10 Things You can Learn from the Pros to Help You take Better Photos

As a photographer, there are so many things that you learn and do on a regular basis. Creating habits in your craft is a good approach to making it become second nature. Here are a few things that most professionals do that you can incorporate into your workflow to help you take better photos.

1. Blink Blink

Pros use the highlight overexposure alert. If you have this turned on in your camera, you will no doubt understand one of its more common name, “blinkies”. When this feature is turned on, it gives a preview of your image with blown out highlights slowly blinking black and white, as a warning.

Blinkies (or blown out highlights) are not always wrong, but if it is in an area you want to show detail, then this information will be useful. You can then correct the exposure as necessary and review the image again.

2. Focus, Focus!

Knowing how to quickly move your focus point where you want it is a definite plus. On the opposite side of that is locking focus, which is another great skill to have. Both tell your camera exactly where you want to focus. Moving your focus point helps you place it exactly where you want while locking your focus enables you to grab your focus point, lock it in and recompose your image.

3. Know when to use spot metering

The in-camera light meter helps you determine how to adjust your exposure settings by measuring the brightness of the scene. The default metering mode in your camera is most likely set to Matrix mode (also called Evaluative or Pattern metering).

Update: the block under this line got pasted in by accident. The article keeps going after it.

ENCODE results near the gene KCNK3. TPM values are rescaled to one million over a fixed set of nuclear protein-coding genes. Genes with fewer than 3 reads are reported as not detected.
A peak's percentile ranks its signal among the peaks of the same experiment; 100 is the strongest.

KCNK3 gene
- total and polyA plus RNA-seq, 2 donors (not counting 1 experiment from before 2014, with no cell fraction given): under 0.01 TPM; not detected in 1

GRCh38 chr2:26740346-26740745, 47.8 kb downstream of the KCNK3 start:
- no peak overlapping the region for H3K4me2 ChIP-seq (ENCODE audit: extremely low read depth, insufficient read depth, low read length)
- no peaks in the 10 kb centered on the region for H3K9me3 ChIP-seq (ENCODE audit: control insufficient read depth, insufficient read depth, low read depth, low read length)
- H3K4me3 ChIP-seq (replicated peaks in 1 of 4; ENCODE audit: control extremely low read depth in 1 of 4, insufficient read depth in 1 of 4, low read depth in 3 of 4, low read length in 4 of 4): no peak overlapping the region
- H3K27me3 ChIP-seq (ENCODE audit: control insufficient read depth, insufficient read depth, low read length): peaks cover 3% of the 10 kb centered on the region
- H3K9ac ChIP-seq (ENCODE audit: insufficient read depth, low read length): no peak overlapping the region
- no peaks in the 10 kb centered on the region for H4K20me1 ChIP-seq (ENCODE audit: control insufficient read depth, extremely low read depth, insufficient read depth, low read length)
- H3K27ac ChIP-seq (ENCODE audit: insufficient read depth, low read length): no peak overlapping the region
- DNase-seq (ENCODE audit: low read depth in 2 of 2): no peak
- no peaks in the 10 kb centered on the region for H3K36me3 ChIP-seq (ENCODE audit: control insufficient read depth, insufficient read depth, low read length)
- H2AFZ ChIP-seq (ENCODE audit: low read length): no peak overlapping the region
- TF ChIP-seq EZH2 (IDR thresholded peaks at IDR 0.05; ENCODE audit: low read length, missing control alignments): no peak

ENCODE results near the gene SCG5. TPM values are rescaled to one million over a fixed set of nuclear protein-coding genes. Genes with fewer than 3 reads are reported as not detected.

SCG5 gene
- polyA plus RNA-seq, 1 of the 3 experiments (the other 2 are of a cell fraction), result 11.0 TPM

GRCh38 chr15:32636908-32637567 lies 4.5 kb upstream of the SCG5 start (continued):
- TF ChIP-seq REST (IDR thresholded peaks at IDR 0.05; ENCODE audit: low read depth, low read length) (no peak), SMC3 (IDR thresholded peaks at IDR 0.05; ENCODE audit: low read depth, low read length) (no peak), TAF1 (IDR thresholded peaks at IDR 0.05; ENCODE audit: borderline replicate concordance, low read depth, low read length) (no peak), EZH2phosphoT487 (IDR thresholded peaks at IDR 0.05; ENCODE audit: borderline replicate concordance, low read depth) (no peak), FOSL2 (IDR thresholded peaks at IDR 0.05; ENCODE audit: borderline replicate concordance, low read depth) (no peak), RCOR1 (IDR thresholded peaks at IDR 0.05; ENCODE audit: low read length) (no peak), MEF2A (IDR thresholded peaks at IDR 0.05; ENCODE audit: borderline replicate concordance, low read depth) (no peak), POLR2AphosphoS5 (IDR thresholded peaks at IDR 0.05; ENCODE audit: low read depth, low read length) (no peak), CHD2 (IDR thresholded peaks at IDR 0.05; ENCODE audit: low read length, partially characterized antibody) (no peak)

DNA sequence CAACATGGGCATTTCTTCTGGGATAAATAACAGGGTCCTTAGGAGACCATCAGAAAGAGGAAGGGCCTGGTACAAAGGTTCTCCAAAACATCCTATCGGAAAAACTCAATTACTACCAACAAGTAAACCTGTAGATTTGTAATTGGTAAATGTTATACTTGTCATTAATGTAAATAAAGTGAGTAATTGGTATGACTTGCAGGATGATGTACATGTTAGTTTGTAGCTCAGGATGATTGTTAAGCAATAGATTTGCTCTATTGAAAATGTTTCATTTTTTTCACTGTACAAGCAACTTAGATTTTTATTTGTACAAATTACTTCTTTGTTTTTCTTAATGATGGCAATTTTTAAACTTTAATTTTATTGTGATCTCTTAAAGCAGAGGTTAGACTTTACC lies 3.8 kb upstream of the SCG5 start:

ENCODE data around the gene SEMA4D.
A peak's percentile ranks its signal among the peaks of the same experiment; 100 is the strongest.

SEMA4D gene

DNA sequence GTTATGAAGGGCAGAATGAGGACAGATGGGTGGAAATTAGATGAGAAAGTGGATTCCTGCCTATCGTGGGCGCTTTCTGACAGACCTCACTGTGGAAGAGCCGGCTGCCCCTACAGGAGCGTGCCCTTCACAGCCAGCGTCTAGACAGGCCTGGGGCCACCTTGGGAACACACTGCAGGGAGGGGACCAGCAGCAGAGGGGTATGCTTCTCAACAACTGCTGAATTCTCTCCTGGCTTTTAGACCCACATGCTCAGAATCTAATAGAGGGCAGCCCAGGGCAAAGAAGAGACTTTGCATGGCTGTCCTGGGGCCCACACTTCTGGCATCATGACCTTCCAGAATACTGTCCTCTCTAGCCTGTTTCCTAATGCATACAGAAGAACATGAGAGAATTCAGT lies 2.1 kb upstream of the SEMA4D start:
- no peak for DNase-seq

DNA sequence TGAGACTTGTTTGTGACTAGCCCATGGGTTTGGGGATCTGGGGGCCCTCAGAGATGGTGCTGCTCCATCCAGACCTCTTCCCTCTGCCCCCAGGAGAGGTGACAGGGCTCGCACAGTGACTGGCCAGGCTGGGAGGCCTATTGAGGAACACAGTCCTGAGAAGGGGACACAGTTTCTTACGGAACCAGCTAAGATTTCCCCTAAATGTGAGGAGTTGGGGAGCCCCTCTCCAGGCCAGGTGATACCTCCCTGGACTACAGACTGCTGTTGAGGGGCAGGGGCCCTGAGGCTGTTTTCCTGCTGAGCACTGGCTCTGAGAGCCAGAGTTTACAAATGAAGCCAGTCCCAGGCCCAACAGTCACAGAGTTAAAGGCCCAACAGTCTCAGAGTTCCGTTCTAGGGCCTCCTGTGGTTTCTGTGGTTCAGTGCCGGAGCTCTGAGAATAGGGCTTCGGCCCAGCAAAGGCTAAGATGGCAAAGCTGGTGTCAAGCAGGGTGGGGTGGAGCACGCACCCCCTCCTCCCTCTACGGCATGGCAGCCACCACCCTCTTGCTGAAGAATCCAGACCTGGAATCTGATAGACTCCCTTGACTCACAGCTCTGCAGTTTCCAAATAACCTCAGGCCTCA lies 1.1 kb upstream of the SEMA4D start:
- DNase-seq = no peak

Evaluative metering works well in most situations but pros know that there are times when they need to switch. Spot metering evaluates only the light around your focal point and calculates exposure based on just that area. Some examples of when a pro would use spot metering include; photographing the moon, someone on a stage, or any scene with a lot of contrast.

4. Use Live View to set White Balance

A handy little trick is using the LCD monitor at the back of the camera to set your White Balance (WB). This way you get a real time preview of what your final shot will look like comparatively. This is especially handy if you are shooting jpeg and don’t have the luxury of changing the White Balance after the fact.

5. Good Memory

Simple enough is to walk with extra memory cards. A trick that you can only get from experience though is not cramming too much on any one card. If you are shooting for any paying client, split your shots into several cards because believe it or not, cards can fail on you. If your shots are spread out, you may still have enough images to salvage a shoot.

6. Bracket

Bracketing in short, is taking several shots of a subject using different exposure levels. It is one of the easier ways to produce images with a high dynamic range. Pros also use bracketing when they unsure about exposure or dealing with tricky lighting.

7. Sharpness – Check

By now you may have realized that everything looks sharp on a 3” screen – only to open it up on your computer and see that it is blurry. You could save yourself some heartache by zooming in and checking the image sharpness while you’re still in the field as the pros do.

8. Extra Batteries

When packing your gear, always make room for extra camera batteries. This seems obvious enough, but of note is that if you are shooting in cold weather you may even need to supplement that. Batteries are the one part of your camera that is affected the most by cold weather. A drop in temperature causes your battery to deplete faster and thus not last as long. Keep this in mind the next time you are outdoors targeting golden hour into twilight time.

9. Use a Lens Hood

The main reason to use a lens hood is to prevent side light from hitting the front of the lens. A lens hood thus reduces or eliminates lens flare that can occur when shooting outdoors during daylight hours.

10. Beep Beep Beep

Backup your images. Pros will tell you that this is at the top of their list. One recommended backup strategy is twice before formatting your memory cards – once to your computer and make a secondary copy to an external drive. If you are even more paranoid, it does not disturb to back up while out in the field. There are a number of portable drives available where you can copy your cards over without a computer.